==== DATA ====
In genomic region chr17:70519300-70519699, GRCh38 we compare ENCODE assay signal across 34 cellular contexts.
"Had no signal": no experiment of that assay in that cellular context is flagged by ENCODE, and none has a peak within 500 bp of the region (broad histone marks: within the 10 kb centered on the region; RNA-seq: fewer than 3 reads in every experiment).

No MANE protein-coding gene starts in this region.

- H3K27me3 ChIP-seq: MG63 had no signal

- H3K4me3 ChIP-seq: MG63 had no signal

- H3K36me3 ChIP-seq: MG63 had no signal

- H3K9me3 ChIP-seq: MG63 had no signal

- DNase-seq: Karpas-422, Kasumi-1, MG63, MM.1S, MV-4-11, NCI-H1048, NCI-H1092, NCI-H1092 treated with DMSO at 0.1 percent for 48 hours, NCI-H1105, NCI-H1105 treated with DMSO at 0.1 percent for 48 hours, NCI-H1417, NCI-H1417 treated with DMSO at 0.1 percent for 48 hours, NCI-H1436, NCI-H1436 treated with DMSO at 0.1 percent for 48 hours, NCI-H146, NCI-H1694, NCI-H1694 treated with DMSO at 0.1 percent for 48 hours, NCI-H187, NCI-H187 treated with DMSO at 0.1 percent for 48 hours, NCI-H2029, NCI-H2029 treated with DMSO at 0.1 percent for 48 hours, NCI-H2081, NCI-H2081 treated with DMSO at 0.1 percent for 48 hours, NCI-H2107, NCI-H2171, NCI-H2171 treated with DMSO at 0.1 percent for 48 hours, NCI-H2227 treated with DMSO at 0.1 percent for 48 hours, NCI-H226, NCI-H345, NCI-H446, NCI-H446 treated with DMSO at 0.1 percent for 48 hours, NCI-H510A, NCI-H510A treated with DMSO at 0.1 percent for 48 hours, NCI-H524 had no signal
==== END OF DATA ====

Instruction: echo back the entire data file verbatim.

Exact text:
In genomic region chr17:70519300-70519699, GRCh38 we compare ENCODE assay signal across 34 cellular contexts.
"Had no signal": no experiment of that assay in that cellular context is flagged by ENCODE, and none has a peak within 500 bp of the region (broad histone marks: within the 10 kb centered on the region; RNA-seq: fewer than 3 reads in every experiment).

No MANE protein-coding gene starts in this region.

- H3K27me3 ChIP-seq: MG63 had no signal

- H3K4me3 ChIP-seq: MG63 had no signal

- H3K36me3 ChIP-seq: MG63 had no signal

- H3K9me3 ChIP-seq: MG63 had no signal

- DNase-seq: Karpas-422, Kasumi-1, MG63, MM.1S, MV-4-11, NCI-H1048, NCI-H1092, NCI-H1092 treated with DMSO at 0.1 percent for 48 hours, NCI-H1105, NCI-H1105 treated with DMSO at 0.1 percent for 48 hours, NCI-H1417, NCI-H1417 treated with DMSO at 0.1 percent for 48 hours, NCI-H1436, NCI-H1436 treated with DMSO at 0.1 percent for 48 hours, NCI-H146, NCI-H1694, NCI-H1694 treated with DMSO at 0.1 percent for 48 hours, NCI-H187, NCI-H187 treated with DMSO at 0.1 percent for 48 hours, NCI-H2029, NCI-H2029 treated with DMSO at 0.1 percent for 48 hours, NCI-H2081, NCI-H2081 treated with DMSO at 0.1 percent for 48 hours, NCI-H2107, NCI-H2171, NCI-H2171 treated with DMSO at 0.1 percent for 48 hours, NCI-H2227 treated with DMSO at 0.1 percent for 48 hours, NCI-H226, NCI-H345, NCI-H446, NCI-H446 treated with DMSO at 0.1 percent for 48 hours, NCI-H510A, NCI-H510A treated with DMSO at 0.1 percent for 48 hours, NCI-H524 had no signal